University To Study Ocean City Drainage

OCEAN CITY – Ocean City has a serious flooding problem that could cost millions of dollars to rectify, resort business owners learned this week during a presentation from a University of Maryland researcher heading up a study of the town’s aging stormwater management infrastructure over the next several months.

Ocean City Economic Development Committee (EDC) members heard a presentation from Joanne Throwe, a researcher with the University of Maryland Environmental Finance Center, about the resort’s aging stormwater infrastructure and its impacts on flooding and the local waterways. The University of Maryland’s environmental finance center is sponsored in large part by the federal Environmental Protection Agency (EPA) and is one of 10 similar agencies set up at universities and colleges across the country to conduct regional research on growing stormwater management issues around the country.

The University of Maryland was chosen for the mid-Atlantic region and the focus of its program is on Ocean City, where the juxtaposition of intense urban development next to fragile natural resources makes the resort a natural fit for the study.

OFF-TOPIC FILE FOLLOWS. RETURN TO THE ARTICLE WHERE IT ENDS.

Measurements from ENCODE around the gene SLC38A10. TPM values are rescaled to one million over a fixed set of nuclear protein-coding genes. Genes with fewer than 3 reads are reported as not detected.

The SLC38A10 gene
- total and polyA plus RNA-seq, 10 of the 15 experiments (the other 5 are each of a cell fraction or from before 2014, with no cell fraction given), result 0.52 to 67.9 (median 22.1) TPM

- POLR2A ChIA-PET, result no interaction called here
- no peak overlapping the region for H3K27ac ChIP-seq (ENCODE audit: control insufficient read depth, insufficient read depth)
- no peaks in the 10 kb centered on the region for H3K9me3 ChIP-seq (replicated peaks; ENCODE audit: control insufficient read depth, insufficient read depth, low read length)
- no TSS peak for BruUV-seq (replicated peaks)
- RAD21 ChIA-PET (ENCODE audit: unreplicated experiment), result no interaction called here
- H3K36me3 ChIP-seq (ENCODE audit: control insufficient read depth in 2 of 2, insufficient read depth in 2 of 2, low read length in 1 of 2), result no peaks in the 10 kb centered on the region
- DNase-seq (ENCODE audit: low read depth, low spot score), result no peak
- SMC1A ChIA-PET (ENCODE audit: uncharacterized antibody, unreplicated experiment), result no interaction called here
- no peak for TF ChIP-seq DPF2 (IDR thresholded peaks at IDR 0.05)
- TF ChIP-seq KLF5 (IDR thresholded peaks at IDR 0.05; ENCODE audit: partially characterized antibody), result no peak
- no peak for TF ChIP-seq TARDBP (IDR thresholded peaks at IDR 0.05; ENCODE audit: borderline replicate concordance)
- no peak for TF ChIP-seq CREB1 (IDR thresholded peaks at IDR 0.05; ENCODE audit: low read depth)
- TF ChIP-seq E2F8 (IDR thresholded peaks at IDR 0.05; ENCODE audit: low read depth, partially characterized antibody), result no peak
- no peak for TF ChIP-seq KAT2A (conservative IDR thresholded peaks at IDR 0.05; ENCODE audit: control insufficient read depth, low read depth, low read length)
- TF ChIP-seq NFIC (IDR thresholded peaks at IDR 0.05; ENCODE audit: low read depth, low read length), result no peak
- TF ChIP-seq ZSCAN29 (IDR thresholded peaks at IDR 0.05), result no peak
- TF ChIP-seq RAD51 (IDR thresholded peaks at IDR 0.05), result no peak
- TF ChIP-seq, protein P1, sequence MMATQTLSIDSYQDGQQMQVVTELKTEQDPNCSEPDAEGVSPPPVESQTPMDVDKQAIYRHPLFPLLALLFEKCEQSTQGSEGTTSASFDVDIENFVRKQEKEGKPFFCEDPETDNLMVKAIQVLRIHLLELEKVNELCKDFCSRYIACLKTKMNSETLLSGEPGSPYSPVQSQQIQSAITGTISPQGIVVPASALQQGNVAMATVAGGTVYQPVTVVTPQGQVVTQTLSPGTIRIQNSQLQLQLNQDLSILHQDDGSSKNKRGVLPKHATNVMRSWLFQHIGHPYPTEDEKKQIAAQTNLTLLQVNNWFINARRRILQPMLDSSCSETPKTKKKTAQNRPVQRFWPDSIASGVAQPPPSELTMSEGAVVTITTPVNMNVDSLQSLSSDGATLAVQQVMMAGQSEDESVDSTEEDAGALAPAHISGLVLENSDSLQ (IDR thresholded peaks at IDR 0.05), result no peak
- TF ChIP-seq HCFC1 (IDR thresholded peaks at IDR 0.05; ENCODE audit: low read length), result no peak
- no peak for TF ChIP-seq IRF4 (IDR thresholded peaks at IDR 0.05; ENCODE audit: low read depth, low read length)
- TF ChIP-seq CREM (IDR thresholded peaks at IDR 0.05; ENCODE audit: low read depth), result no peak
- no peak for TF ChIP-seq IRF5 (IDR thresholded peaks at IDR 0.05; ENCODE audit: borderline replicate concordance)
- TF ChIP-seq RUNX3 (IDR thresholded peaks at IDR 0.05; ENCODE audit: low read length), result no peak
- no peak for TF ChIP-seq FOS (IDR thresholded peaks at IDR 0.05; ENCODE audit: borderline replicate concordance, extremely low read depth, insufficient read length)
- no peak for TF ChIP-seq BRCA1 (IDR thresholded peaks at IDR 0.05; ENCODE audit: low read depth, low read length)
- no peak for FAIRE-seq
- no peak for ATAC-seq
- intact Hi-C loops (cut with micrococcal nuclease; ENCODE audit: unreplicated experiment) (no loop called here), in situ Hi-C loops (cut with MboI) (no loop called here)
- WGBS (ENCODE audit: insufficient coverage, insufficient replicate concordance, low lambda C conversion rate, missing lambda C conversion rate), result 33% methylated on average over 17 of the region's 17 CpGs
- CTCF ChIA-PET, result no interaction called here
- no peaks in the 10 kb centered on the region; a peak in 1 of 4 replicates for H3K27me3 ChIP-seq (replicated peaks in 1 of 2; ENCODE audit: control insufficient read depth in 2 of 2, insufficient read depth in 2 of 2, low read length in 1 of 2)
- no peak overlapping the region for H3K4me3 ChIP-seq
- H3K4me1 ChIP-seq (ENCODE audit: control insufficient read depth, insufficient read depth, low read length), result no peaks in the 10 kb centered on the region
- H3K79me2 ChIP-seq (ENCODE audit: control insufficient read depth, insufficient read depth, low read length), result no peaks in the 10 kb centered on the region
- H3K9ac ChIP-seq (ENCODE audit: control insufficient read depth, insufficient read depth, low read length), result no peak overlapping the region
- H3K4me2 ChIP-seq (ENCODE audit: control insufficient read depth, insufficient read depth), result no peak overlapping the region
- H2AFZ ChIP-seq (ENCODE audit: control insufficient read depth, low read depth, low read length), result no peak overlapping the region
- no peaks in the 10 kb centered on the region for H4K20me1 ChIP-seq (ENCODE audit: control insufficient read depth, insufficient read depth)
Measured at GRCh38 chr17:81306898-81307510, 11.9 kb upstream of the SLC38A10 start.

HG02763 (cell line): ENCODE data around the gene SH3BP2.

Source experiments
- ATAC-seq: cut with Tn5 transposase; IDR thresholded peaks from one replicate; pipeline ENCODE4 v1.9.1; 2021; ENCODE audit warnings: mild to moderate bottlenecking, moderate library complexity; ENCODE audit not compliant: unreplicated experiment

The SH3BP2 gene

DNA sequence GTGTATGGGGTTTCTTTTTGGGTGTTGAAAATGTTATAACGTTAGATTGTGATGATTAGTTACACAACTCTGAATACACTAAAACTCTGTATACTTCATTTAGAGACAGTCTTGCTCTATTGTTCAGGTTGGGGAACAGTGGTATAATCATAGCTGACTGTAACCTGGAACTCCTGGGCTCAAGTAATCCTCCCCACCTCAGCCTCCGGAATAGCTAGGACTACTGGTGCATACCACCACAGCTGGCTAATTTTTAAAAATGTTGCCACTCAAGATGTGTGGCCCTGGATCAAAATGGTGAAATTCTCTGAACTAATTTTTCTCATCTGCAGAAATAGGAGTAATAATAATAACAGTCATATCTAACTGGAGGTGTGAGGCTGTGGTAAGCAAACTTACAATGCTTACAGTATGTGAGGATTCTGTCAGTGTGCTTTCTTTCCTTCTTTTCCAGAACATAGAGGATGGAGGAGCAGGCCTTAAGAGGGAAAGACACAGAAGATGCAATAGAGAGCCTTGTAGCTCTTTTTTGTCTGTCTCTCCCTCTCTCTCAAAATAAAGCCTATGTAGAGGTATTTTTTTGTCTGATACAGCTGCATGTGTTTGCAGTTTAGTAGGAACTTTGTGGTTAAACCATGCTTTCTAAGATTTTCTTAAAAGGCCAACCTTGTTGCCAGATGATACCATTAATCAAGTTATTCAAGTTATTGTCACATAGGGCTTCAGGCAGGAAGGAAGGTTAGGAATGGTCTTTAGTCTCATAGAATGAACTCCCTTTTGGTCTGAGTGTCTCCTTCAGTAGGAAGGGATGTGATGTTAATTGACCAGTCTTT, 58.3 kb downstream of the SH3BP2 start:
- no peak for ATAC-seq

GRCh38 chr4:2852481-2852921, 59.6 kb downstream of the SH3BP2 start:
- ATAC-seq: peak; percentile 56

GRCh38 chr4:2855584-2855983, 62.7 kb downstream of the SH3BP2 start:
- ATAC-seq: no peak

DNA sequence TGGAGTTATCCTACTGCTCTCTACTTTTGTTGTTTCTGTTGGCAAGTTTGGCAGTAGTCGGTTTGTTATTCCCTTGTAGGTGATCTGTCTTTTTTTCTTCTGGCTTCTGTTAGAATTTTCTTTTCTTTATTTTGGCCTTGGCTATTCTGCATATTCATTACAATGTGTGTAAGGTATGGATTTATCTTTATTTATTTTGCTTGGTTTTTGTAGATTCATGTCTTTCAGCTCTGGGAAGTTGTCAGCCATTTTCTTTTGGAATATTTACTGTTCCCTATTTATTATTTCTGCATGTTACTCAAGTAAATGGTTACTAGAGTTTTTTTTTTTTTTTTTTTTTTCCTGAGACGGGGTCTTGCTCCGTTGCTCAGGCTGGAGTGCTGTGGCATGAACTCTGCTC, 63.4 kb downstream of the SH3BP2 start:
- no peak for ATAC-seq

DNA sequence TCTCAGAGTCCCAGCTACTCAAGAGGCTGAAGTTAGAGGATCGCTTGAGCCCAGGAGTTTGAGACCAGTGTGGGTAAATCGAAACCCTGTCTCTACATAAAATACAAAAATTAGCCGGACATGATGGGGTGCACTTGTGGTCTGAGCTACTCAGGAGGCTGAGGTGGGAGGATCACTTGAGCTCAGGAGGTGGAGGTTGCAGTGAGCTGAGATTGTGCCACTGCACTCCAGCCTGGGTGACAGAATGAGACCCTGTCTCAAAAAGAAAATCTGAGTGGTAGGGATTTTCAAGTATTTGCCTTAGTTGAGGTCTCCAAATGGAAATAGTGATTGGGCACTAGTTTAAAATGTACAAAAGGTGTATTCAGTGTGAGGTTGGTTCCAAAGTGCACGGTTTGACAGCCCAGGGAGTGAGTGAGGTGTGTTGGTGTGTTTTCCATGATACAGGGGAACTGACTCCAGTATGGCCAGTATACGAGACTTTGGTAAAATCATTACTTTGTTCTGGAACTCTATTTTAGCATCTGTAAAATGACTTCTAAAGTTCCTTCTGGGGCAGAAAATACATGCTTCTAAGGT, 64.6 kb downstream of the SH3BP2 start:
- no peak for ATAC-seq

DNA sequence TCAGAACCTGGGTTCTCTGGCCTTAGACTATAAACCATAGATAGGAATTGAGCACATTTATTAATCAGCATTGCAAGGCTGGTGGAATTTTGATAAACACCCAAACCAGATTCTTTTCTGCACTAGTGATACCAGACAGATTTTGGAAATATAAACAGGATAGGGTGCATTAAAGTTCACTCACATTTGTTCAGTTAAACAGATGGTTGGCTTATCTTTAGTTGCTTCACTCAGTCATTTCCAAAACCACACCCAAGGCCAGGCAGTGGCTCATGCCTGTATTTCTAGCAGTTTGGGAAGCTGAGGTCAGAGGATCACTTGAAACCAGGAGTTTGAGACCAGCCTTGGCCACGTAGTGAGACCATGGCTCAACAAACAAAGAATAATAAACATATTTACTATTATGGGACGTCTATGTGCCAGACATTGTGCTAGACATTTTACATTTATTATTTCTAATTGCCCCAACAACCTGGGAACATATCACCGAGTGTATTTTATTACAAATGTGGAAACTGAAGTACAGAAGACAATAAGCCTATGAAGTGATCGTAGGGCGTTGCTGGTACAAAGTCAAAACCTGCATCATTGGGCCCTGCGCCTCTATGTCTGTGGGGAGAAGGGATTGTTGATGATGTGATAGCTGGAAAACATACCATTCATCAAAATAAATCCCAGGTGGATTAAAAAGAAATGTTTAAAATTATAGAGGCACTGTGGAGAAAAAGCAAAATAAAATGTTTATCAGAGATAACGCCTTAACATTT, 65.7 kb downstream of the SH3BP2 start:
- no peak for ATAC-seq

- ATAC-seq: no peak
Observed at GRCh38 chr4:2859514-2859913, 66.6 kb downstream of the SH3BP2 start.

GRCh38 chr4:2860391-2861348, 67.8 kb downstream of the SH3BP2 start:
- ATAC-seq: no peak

“Stormwater management is a very important issue for Ocean City,” she said. “Run-off from all of this impervious surface goes right into the sewers and ditches and ultimately right into the coastal bays. All of these pollutants, oils, trash, pet waste and metals go right into the bays and then directly into the ocean.”

Throwe said her group will spend the next several months exploring Ocean City’s stormwater runoff issues and develop a series of short- and long-term solutions. Perhaps more importantly, the group will explore ways to fund the improvements identified in their study.

“Ocean City has no dedicated funding source for stormwater management,” she said. “Some projects have been paid for piece-meal over the years, but it appears the system needs a complete overhaul. The good news is, depending on what we find out, there could be federal funding in the form of grants for some of these projects.”

Throwe said the early phases of the study indicate Ocean City has about 82,000 linear feet of aging corrugated metal pipe in its stormwater management system that will likely need to be replaced at some point in the future.

“We expect to have a full report prepared in about a year, at which point we will present a series of recommendations to the Mayor and Council,” she said. “It will be up to the council to decide how to act on those recommendations.”

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